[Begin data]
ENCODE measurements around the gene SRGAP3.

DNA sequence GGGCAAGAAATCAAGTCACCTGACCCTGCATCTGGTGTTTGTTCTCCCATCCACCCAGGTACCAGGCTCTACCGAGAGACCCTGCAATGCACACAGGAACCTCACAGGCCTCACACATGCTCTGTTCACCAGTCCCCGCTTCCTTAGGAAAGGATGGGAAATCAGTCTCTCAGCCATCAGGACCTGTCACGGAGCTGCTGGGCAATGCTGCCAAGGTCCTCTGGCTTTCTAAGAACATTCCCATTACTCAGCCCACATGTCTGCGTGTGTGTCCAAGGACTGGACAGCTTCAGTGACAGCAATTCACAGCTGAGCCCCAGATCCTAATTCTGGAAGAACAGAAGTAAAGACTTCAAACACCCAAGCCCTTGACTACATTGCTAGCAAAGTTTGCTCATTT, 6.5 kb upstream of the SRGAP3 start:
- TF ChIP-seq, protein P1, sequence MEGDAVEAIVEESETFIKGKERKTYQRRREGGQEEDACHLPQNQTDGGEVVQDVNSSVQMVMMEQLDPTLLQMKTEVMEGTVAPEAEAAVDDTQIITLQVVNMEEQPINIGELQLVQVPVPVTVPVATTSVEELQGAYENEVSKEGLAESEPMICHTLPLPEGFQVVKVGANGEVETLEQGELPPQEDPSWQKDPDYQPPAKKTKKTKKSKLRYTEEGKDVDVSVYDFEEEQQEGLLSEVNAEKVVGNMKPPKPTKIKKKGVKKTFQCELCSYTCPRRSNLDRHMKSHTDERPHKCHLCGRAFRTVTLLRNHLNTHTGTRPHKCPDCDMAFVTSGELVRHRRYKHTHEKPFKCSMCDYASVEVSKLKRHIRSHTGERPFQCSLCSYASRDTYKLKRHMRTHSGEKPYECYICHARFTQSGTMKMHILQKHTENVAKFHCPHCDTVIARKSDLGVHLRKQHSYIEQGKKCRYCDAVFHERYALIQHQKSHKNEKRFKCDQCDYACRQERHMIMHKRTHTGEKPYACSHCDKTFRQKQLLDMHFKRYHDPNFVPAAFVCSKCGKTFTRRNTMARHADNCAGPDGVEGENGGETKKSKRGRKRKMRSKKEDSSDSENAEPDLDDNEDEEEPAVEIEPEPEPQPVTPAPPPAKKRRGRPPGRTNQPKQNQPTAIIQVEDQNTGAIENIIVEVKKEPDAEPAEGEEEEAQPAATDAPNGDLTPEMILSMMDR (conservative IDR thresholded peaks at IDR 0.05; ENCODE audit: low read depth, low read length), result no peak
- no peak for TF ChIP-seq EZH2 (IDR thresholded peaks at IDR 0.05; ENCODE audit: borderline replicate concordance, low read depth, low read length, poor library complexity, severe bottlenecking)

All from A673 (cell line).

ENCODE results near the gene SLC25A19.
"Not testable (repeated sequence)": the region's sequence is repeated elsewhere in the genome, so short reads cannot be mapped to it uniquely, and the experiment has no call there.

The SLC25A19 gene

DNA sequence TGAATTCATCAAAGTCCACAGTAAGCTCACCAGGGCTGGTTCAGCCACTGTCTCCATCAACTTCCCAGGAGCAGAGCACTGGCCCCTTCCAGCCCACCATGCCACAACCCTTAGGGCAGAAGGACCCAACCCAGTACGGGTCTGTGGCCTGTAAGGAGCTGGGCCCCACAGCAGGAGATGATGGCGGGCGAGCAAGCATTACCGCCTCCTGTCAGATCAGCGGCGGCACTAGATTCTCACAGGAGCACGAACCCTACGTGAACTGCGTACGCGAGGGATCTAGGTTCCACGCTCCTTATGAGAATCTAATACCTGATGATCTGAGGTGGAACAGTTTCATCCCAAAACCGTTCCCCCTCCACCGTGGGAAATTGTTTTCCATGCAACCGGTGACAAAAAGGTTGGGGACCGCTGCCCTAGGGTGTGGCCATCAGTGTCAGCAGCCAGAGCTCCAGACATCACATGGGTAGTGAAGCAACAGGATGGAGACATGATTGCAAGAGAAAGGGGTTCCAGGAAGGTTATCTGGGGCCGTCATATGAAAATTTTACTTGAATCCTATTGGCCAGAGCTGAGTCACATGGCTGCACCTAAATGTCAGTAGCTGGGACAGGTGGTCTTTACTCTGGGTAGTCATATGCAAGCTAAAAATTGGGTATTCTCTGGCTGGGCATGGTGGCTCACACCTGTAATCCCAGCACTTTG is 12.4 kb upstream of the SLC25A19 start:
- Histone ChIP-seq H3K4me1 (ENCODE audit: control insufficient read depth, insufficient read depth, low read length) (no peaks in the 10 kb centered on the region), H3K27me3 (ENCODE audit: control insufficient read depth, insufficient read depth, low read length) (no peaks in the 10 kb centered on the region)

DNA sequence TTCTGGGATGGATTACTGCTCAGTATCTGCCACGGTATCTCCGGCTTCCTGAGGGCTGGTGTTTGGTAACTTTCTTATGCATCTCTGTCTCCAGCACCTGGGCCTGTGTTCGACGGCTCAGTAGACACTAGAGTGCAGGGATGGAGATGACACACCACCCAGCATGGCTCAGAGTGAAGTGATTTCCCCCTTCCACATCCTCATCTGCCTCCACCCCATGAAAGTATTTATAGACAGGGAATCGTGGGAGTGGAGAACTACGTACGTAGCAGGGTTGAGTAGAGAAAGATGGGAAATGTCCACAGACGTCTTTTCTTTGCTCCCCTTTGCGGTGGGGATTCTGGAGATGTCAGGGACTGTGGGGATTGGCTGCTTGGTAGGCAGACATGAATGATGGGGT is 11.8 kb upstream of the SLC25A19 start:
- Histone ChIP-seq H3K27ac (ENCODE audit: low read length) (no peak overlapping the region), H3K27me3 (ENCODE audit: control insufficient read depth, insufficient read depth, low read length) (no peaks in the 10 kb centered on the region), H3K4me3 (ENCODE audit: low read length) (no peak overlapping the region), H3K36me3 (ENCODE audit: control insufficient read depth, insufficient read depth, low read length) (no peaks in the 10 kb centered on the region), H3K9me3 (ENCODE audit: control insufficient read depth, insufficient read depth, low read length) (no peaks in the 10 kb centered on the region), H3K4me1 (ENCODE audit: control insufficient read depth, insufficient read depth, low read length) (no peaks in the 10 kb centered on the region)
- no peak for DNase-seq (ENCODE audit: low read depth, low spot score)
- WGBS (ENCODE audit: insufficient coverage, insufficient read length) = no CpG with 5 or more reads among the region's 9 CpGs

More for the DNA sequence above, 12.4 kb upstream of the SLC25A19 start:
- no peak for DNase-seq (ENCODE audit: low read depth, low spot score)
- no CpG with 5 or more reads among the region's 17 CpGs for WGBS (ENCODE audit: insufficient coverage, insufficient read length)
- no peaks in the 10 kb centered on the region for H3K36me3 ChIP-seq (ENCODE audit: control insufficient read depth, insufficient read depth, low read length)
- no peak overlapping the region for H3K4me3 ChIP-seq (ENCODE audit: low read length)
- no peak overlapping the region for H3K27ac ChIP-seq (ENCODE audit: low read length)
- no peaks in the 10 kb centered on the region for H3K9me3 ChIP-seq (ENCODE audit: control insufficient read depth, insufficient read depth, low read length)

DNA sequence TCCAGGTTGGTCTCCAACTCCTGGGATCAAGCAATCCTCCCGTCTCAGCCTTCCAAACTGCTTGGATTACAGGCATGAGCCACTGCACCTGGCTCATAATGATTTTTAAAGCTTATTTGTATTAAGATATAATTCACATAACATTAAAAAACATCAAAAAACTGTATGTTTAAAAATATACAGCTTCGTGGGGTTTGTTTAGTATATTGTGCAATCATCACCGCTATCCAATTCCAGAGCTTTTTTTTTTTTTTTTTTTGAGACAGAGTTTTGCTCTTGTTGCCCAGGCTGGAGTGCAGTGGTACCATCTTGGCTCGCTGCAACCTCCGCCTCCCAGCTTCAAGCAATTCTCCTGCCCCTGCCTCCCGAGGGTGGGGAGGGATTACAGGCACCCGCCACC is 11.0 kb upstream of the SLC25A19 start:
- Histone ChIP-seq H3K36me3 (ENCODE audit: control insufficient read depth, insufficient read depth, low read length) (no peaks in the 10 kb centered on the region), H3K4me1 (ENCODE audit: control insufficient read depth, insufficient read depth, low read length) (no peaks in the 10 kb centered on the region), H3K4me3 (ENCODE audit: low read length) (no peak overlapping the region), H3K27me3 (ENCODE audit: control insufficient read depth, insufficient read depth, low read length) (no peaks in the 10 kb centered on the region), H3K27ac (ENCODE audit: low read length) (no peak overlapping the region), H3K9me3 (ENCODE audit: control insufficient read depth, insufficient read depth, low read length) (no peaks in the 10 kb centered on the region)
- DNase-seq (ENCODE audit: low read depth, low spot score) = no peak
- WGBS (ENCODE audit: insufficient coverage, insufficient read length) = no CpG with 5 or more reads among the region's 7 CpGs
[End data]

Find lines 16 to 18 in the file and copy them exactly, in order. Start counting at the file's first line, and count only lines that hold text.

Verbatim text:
- no peak for DNase-seq (ENCODE audit: low read depth, low spot score)
- no CpG with 5 or more reads among the region's 17 CpGs for WGBS (ENCODE audit: insufficient coverage, insufficient read length)
- no peaks in the 10 kb centered on the region for H3K36me3 ChIP-seq (ENCODE audit: control insufficient read depth, insufficient read depth, low read length)